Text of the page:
Miller said some of the younger business owners have been generous in teaching the older owners how to capitalize on social media platforms like Instagram. 

While businesses are doing their best to stay afloat during difficult times. The office market in the downtown area is struggling, according to commercial real estate agent David Scherer. 

"From 2010 to 2020, the downtown office market has evolved into the worst-performing submarket - or one of the top two worst-performing - in the city," he said, "This again has to do with increased vacancy and decreased occupancy of businesses."

Scherer said there are several reasons why businesses have left the urban core. One of the most important is the rise of mixed-use office buildings in the city's suburbs. 

The mixed-used spaces easily allow workers to go to a restaurant or retail space or gym near their workspace, and there is less of an issue around safety compared with downtown, he said.

"Why is this issue important? The issue of mixed-use projects in the suburbs? Because businesses think that they can better recruit new talent, younger talent in these environments versus downtown," he said.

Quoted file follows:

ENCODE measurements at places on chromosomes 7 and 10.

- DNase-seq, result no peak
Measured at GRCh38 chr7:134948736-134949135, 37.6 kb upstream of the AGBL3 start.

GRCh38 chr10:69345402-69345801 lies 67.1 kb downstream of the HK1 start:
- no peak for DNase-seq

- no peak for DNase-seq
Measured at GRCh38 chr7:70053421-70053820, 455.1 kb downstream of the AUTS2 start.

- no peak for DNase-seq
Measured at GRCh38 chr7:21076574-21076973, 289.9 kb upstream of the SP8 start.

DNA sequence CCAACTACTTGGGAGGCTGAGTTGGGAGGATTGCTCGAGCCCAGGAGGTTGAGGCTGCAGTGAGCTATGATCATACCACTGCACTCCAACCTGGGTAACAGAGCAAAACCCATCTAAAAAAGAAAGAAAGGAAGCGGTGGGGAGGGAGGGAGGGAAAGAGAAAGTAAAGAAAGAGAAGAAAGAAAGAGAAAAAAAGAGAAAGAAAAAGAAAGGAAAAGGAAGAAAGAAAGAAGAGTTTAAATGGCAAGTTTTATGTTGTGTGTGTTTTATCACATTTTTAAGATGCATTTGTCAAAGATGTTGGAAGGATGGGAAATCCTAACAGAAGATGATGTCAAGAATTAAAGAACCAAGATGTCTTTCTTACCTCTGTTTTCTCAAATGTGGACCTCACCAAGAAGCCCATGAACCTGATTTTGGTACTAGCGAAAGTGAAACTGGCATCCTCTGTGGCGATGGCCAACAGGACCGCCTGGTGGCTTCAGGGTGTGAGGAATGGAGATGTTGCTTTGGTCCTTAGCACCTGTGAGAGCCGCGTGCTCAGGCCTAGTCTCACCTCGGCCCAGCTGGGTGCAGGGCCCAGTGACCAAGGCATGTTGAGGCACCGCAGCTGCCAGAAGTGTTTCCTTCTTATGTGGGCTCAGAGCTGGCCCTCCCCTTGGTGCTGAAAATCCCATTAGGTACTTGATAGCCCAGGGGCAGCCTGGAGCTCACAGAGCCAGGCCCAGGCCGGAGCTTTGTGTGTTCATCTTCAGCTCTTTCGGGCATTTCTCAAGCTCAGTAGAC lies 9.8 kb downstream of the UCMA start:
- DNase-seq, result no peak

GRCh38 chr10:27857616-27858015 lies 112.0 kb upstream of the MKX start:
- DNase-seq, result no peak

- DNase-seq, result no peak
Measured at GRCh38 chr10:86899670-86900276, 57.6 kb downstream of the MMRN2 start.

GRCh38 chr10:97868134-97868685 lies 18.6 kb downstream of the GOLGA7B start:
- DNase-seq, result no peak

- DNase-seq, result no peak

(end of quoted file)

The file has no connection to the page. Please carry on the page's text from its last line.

Another reason is the technological advancement that has allowed attorneys to file documents electronically, instead of having to go to the courthouses downtown. 

Attorneys can now rent office space in Henderson or Summerlin without having to go to the courts.

Scherer suggests people involved in the development of downtown Las Vegas take a broader view of how to solve some of the area's problems. He would like them to talk with the leaders of cities like Nashville, Orlando and Austin to see how they were able to redevelop their downtown cores.

"My recommendation is real leadership and getting out of our own box of thinking and try to reach out to people in cities where they have been successful," he said.